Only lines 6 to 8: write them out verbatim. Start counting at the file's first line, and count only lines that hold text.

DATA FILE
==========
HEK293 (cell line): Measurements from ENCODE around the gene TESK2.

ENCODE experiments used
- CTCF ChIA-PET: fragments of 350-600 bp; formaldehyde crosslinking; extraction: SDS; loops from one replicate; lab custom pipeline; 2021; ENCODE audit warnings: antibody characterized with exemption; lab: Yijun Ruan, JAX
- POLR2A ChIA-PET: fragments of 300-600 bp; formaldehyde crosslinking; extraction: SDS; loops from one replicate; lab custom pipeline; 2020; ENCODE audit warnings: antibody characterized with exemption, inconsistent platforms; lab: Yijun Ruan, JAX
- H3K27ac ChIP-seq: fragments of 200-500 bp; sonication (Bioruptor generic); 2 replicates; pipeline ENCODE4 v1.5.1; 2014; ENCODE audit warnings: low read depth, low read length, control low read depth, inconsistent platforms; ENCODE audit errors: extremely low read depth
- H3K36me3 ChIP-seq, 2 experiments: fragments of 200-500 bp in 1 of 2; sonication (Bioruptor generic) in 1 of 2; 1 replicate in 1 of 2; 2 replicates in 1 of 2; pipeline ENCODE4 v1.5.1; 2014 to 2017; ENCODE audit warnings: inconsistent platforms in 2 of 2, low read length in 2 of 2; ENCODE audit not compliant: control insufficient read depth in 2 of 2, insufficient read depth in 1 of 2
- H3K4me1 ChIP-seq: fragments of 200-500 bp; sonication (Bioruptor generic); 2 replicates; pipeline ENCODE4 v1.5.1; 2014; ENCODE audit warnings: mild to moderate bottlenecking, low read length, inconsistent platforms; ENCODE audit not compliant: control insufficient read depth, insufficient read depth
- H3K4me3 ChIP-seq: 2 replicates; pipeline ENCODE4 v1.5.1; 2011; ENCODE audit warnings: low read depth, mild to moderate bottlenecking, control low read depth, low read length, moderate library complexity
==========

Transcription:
- H3K36me3 ChIP-seq, 2 experiments: fragments of 200-500 bp in 1 of 2; sonication (Bioruptor generic) in 1 of 2; 1 replicate in 1 of 2; 2 replicates in 1 of 2; pipeline ENCODE4 v1.5.1; 2014 to 2017; ENCODE audit warnings: inconsistent platforms in 2 of 2, low read length in 2 of 2; ENCODE audit not compliant: control insufficient read depth in 2 of 2, insufficient read depth in 1 of 2
- H3K4me1 ChIP-seq: fragments of 200-500 bp; sonication (Bioruptor generic); 2 replicates; pipeline ENCODE4 v1.5.1; 2014; ENCODE audit warnings: mild to moderate bottlenecking, low read length, inconsistent platforms; ENCODE audit not compliant: control insufficient read depth, insufficient read depth
- H3K4me3 ChIP-seq: 2 replicates; pipeline ENCODE4 v1.5.1; 2011; ENCODE audit warnings: low read depth, mild to moderate bottlenecking, control low read depth, low read length, moderate library complexity